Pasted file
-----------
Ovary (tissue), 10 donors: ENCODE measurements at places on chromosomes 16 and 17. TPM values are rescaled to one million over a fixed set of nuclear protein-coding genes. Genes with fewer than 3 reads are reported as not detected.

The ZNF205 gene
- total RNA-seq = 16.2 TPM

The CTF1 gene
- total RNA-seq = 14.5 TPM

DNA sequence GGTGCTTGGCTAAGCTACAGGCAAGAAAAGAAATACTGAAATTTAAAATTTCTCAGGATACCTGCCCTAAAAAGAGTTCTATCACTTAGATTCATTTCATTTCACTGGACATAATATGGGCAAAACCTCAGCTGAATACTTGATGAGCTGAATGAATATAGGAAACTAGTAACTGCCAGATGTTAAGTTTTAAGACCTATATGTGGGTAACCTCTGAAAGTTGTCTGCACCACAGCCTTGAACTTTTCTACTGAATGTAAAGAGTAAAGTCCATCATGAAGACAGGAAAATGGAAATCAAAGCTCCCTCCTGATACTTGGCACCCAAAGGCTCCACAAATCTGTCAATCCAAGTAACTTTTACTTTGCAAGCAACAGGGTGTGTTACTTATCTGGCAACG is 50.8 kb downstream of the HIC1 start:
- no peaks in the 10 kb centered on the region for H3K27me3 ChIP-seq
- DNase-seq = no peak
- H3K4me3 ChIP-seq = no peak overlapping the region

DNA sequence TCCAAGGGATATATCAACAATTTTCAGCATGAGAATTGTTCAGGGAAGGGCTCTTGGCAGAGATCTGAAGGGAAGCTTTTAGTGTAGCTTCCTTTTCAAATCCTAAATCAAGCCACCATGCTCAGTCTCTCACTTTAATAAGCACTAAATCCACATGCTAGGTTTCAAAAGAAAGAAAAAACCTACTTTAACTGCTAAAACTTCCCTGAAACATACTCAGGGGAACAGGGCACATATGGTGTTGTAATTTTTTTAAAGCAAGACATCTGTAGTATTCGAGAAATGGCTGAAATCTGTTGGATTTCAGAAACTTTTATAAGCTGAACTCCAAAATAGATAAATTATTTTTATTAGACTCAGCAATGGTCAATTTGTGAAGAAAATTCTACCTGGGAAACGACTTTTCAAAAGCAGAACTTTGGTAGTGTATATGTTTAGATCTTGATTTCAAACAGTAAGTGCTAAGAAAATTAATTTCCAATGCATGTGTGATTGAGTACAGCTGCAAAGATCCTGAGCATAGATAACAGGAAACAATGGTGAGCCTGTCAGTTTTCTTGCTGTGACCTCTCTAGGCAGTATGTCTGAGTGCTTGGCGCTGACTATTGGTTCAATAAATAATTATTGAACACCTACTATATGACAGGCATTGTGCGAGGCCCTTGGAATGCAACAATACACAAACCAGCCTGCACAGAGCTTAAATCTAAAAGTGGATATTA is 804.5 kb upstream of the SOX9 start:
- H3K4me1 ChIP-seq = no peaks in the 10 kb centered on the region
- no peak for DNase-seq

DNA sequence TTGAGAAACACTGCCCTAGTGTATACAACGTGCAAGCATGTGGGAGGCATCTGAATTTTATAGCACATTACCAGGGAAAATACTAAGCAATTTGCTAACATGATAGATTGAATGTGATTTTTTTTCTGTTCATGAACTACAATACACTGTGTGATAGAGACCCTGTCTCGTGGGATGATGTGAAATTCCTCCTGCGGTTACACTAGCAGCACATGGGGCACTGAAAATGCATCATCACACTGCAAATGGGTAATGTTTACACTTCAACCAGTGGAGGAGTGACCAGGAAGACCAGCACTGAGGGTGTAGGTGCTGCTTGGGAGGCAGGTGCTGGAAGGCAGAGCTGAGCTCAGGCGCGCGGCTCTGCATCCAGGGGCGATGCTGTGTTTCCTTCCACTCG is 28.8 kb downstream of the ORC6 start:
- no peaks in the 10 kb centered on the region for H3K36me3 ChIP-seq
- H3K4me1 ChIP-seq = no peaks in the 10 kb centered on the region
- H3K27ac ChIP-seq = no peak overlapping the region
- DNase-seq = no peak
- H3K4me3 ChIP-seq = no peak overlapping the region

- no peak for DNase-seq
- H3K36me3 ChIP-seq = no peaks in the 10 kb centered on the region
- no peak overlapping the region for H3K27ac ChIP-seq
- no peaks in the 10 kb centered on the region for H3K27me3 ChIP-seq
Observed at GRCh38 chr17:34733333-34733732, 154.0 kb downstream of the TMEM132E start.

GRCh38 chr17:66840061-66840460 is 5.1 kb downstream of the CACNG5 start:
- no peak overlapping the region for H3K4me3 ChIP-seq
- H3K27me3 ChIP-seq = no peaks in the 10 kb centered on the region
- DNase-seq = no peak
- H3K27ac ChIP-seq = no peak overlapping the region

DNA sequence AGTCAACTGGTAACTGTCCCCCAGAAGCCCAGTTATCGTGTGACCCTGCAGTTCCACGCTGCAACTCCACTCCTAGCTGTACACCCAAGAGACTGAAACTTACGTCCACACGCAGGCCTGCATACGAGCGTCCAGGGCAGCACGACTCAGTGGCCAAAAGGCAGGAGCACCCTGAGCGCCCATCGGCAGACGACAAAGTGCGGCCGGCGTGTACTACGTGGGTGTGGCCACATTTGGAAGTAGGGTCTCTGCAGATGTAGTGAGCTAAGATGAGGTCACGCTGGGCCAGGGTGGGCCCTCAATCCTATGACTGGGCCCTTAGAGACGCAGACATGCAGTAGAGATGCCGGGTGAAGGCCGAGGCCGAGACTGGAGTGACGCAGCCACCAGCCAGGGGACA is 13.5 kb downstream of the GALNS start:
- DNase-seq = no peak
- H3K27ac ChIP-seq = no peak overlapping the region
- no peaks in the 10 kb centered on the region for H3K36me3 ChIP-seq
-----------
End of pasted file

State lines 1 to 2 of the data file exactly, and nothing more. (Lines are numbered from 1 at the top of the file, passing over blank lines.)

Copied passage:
Ovary (tissue), 10 donors: ENCODE measurements at places on chromosomes 16 and 17. TPM values are rescaled to one million over a fixed set of nuclear protein-coding genes. Genes with fewer than 3 reads are reported as not detected.

The ZNF205 gene